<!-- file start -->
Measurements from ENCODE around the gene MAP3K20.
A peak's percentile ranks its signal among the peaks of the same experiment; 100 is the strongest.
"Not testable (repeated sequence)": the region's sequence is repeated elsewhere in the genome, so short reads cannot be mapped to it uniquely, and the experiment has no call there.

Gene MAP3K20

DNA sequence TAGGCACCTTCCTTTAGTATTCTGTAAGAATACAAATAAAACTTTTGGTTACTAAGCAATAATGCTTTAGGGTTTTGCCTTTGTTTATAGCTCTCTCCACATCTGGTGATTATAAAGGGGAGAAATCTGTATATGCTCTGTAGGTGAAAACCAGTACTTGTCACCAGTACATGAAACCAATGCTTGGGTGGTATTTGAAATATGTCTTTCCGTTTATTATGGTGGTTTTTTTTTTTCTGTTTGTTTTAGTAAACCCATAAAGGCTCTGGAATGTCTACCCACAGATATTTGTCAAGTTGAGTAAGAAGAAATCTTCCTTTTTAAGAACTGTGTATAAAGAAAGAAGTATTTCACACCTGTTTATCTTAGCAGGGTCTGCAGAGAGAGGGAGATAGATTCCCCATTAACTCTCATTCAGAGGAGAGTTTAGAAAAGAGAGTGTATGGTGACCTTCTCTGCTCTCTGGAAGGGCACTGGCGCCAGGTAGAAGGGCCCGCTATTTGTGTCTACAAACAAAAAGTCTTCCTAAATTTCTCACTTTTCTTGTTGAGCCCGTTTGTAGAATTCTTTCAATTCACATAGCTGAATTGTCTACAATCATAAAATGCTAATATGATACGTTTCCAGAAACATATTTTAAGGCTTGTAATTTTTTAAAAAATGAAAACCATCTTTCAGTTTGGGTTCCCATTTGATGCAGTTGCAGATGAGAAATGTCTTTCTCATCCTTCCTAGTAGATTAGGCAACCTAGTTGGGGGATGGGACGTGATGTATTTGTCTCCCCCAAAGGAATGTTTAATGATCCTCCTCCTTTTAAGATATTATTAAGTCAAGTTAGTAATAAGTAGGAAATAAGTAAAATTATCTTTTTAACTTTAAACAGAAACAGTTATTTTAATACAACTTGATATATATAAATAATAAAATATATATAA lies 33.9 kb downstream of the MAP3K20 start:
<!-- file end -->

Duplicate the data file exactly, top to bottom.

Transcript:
Measurements from ENCODE around the gene MAP3K20.
A peak's percentile ranks its signal among the peaks of the same experiment; 100 is the strongest.
"Not testable (repeated sequence)": the region's sequence is repeated elsewhere in the genome, so short reads cannot be mapped to it uniquely, and the experiment has no call there.

Gene MAP3K20

DNA sequence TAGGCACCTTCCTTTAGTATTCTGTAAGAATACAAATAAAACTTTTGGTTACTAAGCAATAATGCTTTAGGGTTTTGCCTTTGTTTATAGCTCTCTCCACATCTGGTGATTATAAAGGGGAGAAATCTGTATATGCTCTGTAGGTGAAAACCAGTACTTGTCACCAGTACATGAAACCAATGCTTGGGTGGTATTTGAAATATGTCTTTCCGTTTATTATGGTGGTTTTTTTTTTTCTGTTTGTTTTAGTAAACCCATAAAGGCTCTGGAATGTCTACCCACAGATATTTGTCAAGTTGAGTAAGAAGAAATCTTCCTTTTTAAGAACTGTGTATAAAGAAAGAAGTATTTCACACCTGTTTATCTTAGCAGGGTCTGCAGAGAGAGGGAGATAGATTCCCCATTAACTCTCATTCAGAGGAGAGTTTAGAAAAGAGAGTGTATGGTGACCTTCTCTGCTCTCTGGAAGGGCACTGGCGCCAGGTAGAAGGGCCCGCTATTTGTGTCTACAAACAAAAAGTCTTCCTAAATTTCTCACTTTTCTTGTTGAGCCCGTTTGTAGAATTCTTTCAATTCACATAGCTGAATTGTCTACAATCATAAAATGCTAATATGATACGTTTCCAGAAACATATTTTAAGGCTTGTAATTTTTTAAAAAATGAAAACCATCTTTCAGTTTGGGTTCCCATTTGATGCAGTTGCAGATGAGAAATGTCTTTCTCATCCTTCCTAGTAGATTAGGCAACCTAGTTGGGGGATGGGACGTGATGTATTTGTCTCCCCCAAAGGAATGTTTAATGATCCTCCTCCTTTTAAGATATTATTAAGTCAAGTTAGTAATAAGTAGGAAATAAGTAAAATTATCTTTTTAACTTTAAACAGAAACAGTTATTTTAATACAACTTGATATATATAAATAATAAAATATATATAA lies 33.9 kb downstream of the MAP3K20 start: